Police gunfire ending in death is sharply down in Philadelphia, a trend that follows department efforts to reduce the use of lethal force, police reports show.

So far in 2014, police officers have shot and killed four people.

By the same date last year, they had killed 12.

And in 2012 by this date, officers had killed 16.

From 2010 through 2014, one Philadelphia police officer - Moses Walker Jr. - was shot and killed. But Walker, who was shot in 2012 after completing his shift, was not in uniform.

From 2010 through 2013 (the most recent years for which data are available), police said, 218 officers were wounded by a weapon.

In spring 2013, Police Commissioner Charles H. Ramsey invited federal experts to examine the department's practices as part of a "collaborative review."

The request came as a Philly.com news report documented a spike in police-involved shootings despite a citywide drop in crime. In 2012, 59 people were shot, 16 of them killed, the highest one-year tally in a decade.

Philadelphia has paid more than $2.5 million in the last decade to settle dozens of lawsuits that resulted from shootings by police, records show.

U.S. Justice Department experts are expected to recommend by year's end how Philadelphia police can further reduce the use of deadly force.

Already, 2,500 Philadelphia officers - more than a third of the force - have gone through crisis-intervention training designed to help them de-escalate confrontations before they erupt into violence, Ramsey has said.

The department has also increased "reality-based" training, in which officers confront unpredictable situations in video role-playing situations.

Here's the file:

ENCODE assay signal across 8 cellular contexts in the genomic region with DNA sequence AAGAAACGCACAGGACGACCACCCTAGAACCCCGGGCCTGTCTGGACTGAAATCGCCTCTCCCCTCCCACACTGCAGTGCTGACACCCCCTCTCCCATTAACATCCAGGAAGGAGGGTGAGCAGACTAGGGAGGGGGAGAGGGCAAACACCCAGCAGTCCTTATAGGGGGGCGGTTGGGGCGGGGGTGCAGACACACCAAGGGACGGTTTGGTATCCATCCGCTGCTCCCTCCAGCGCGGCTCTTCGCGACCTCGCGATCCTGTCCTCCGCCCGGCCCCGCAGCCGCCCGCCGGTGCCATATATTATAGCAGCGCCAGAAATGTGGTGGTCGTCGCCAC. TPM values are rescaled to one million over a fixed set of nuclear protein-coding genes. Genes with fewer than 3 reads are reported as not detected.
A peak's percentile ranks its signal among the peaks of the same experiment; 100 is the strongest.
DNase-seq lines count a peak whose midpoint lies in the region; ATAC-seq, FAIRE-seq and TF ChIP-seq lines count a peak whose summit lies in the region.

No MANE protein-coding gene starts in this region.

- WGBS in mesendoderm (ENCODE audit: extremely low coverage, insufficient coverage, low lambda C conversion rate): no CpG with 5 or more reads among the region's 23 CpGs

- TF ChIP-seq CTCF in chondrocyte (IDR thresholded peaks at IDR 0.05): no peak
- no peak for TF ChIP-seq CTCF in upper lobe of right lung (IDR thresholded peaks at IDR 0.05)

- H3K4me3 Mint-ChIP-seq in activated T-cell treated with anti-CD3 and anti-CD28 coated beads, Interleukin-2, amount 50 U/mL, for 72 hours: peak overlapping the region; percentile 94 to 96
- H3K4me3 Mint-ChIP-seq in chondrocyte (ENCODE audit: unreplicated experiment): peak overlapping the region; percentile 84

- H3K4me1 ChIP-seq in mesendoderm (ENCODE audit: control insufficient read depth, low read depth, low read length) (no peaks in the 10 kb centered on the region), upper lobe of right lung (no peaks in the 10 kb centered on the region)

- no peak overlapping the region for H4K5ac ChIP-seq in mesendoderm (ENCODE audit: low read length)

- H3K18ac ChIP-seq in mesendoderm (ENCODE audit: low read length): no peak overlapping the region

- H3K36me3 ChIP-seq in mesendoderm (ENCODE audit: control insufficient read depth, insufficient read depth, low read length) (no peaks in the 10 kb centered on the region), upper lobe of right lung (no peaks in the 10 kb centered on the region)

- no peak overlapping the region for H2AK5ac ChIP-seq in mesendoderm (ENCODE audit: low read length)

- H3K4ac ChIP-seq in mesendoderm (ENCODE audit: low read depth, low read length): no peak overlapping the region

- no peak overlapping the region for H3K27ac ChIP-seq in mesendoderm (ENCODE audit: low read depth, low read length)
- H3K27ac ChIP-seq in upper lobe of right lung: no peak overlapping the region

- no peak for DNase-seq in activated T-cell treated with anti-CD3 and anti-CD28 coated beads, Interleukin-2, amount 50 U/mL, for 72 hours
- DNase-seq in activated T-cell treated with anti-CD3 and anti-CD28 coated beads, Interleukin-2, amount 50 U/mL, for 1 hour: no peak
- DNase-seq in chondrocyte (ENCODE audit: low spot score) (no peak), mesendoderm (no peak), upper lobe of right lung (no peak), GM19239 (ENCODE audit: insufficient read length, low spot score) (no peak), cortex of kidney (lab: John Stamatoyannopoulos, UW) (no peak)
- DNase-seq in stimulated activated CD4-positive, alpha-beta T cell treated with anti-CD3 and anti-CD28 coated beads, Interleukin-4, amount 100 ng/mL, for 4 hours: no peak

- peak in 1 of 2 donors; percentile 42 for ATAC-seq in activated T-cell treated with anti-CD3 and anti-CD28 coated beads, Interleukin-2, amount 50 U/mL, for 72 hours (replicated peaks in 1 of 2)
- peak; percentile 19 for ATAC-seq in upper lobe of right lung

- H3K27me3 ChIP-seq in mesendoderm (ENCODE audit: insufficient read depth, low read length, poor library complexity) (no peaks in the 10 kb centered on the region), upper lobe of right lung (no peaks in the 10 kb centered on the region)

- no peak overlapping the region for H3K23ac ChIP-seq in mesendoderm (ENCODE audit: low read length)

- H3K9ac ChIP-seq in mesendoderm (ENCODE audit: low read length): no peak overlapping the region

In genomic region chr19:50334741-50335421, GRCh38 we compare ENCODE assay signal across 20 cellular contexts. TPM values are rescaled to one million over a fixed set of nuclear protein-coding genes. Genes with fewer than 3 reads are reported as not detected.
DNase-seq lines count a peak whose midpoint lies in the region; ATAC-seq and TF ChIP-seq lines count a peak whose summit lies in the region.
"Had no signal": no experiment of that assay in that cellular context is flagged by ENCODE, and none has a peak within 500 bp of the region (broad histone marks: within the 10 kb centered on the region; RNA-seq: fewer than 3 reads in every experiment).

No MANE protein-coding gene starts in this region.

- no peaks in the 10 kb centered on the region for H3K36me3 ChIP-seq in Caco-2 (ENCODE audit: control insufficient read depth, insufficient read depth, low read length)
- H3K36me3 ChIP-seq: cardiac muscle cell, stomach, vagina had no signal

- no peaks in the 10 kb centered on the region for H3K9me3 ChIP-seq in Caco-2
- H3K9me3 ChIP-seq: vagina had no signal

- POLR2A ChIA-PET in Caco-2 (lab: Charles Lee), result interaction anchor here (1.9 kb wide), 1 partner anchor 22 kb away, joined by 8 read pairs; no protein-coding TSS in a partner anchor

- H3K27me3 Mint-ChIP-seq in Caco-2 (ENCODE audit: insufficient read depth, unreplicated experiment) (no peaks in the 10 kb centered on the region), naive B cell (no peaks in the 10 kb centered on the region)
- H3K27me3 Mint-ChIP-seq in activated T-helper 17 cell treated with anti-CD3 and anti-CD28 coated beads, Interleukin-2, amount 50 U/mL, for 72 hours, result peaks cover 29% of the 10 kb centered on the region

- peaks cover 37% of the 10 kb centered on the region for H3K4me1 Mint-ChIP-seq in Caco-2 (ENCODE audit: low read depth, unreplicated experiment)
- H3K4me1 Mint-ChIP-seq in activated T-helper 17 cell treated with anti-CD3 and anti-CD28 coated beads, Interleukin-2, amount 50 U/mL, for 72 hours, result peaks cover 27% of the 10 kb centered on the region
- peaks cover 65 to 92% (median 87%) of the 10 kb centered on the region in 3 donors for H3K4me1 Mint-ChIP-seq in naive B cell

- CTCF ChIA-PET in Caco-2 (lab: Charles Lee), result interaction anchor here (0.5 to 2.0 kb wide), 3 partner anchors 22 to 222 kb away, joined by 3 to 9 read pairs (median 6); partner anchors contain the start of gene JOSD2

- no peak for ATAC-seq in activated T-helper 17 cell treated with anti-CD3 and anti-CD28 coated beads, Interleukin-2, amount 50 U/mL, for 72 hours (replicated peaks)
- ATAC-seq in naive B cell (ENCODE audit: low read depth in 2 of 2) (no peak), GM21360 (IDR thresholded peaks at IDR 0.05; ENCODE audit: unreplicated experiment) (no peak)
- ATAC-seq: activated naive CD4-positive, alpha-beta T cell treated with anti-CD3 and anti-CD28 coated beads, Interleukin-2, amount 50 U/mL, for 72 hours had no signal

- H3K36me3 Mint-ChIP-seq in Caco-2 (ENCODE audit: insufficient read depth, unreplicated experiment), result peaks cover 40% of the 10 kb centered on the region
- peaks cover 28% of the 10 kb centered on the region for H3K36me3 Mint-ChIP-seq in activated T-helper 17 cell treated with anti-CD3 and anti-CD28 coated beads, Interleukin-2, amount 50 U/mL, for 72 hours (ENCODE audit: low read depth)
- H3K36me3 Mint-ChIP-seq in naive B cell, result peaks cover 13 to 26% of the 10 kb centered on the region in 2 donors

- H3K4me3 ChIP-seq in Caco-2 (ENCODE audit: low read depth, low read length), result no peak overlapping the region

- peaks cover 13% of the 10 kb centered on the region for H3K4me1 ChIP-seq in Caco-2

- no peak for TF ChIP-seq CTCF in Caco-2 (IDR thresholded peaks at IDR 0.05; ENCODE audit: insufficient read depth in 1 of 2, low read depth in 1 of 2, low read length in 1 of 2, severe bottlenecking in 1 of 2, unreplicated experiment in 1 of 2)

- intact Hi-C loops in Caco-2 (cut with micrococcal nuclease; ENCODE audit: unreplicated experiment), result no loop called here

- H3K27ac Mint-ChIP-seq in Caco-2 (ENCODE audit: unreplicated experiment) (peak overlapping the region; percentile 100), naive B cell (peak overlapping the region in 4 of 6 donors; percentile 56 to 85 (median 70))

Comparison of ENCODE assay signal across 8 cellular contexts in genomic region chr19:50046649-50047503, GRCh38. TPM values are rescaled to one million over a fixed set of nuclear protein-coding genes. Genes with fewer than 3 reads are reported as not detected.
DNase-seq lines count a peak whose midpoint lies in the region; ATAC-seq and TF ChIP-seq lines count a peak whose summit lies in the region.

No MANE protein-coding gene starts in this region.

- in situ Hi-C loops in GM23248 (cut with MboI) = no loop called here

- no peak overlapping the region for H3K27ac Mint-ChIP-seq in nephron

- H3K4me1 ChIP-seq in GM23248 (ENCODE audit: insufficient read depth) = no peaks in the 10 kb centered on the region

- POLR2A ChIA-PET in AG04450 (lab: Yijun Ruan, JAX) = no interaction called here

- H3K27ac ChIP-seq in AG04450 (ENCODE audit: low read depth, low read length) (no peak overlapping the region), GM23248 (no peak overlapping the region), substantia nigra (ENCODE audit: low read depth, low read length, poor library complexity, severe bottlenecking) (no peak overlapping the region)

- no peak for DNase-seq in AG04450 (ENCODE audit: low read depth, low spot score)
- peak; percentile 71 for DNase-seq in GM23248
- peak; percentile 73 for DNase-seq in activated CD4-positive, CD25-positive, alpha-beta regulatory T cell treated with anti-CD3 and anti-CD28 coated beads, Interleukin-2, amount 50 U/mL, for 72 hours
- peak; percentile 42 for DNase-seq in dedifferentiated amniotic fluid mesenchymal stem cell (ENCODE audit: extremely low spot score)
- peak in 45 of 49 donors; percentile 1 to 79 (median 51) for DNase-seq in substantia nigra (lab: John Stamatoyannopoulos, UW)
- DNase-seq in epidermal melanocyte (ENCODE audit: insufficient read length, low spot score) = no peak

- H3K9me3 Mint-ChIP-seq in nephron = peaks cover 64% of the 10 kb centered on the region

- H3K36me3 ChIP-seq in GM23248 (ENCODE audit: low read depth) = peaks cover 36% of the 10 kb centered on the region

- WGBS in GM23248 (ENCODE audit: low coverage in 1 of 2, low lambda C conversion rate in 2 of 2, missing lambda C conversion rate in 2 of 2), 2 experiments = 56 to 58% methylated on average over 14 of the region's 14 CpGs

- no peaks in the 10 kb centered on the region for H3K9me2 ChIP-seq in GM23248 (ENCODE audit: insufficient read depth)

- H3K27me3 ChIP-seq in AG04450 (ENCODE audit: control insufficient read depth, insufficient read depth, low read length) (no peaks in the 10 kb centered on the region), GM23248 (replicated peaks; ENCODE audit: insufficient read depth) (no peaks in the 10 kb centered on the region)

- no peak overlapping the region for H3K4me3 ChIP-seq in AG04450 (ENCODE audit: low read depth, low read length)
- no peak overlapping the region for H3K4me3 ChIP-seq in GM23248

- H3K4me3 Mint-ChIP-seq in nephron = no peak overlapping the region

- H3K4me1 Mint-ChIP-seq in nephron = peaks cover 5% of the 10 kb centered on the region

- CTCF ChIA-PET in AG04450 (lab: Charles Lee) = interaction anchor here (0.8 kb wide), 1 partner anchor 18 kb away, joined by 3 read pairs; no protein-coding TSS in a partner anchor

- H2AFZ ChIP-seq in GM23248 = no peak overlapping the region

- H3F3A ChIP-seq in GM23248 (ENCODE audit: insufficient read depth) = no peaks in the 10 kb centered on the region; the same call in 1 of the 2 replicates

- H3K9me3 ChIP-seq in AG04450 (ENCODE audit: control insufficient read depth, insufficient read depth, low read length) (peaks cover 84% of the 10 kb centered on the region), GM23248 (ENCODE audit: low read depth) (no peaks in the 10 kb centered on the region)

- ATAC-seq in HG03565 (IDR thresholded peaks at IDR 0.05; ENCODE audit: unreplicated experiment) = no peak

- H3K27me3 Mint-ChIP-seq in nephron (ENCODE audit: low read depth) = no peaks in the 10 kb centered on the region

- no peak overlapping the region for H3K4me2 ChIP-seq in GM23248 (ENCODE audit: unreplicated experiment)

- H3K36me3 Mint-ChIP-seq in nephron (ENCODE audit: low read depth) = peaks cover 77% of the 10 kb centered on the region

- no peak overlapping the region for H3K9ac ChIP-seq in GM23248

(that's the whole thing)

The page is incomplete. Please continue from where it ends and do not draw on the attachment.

Earlier this year, it upgraded its directive governing lethal force to add a "sanctity of life" phrase attesting that the "application of deadly force is a measure to be employed only in the most extreme circumstances."

In all, Philadelphia police have fatally shot 54 people in the last five years, according to records maintained by Pennsylvania state police. Of that group, demographic information was available for 52.

Of those 52, the average age was 30; the youngest was 18.

Of the 52 slain, 51 were male. Three out of four were African American. An additional 18 percent of the suspects were Hispanic. Two-thirds of the officers involved were white.

In the earlier cases of deadly police gunfire in 2014, the men shot dead were armed in two of the three incidents.

The department this year began posting its narratives of all fatal shootings on its website. The following accounts of the three deaths earlier in 2014 are drawn from the website.

At The Inquirer's request, the department also gave the race of those killed and of the officers firing their weapons.

The year's first fatal shooting, on Feb. 4, came after police approached a man accused of stealing a cellphone. In a struggle, the officer was unable to subdue the suspect with pepper spray or a Taser.

The department said the suspect banged the officer's head against the ground. The officer got to his feet, and shot the suspect when he began moving towards him.

Killed was Ronald Gibbs, 45, whose convictions included assault and statutory sexual assault. The officer who shot him was white.

In the second incident, Aug. 1, police responding to a burglary alarm were greeted by a man who placed a gun against an officer's head.

The officer, an Asian man, smacked the gun away and fired his service weapon, killing Marcos E. Vazquez, 42, who had convictions for robberies, burglary, kidnapping, firearms offenses, drug dealing and theft.

In the third death, on Aug. 19, police shot and killed David Ellis, 29, after he emptied his .32-caliber revolver at officers, wounding Officer Stephen Korpalski. The officer was treated for a graze wound to his head and released.

Ellis, who had been convicted of drug dealing and a firearms offense, was hit by multiple shots. The officers who fired included two white men, a white woman and a Hispanic woman.

cmccoy@phillynews.com

215-854-4821 @CraigRMcCoy

Philly.com reporter Sam Wood contributed to this article.